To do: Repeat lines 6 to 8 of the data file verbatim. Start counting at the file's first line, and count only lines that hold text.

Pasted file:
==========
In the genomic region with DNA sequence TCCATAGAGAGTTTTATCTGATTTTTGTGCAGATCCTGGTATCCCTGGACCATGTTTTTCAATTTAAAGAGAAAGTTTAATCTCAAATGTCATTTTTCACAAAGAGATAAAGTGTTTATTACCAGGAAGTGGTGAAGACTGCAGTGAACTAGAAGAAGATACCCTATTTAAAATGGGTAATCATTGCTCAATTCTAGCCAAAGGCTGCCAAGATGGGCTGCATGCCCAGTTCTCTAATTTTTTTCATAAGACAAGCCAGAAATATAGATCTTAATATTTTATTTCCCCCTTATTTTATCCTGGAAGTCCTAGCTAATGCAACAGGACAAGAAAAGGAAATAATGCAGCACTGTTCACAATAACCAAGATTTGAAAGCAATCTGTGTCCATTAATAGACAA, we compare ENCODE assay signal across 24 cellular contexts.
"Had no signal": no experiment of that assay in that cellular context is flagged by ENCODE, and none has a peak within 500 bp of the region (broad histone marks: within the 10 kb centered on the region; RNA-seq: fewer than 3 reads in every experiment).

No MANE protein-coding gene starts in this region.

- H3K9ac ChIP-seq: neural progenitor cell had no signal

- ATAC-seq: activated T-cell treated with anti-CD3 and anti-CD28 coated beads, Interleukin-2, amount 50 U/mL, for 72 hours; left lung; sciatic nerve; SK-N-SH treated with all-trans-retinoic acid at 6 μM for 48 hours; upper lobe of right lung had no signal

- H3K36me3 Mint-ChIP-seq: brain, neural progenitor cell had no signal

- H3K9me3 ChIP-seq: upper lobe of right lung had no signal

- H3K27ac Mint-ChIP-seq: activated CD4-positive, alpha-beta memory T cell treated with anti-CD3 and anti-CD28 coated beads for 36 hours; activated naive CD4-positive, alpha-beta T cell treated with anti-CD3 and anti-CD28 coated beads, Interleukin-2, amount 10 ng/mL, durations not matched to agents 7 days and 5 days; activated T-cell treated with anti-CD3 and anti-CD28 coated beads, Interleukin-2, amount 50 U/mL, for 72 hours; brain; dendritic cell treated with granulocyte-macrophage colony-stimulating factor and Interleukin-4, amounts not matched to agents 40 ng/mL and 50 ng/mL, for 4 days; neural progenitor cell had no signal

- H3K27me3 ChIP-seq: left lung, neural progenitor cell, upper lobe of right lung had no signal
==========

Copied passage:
- H3K36me3 Mint-ChIP-seq: brain, neural progenitor cell had no signal

- H3K9me3 ChIP-seq: upper lobe of right lung had no signal

- H3K27ac Mint-ChIP-seq: activated CD4-positive, alpha-beta memory T cell treated with anti-CD3 and anti-CD28 coated beads for 36 hours; activated naive CD4-positive, alpha-beta T cell treated with anti-CD3 and anti-CD28 coated beads, Interleukin-2, amount 10 ng/mL, durations not matched to agents 7 days and 5 days; activated T-cell treated with anti-CD3 and anti-CD28 coated beads, Interleukin-2, amount 50 U/mL, for 72 hours; brain; dendritic cell treated with granulocyte-macrophage colony-stimulating factor and Interleukin-4, amounts not matched to agents 40 ng/mL and 50 ng/mL, for 4 days; neural progenitor cell had no signal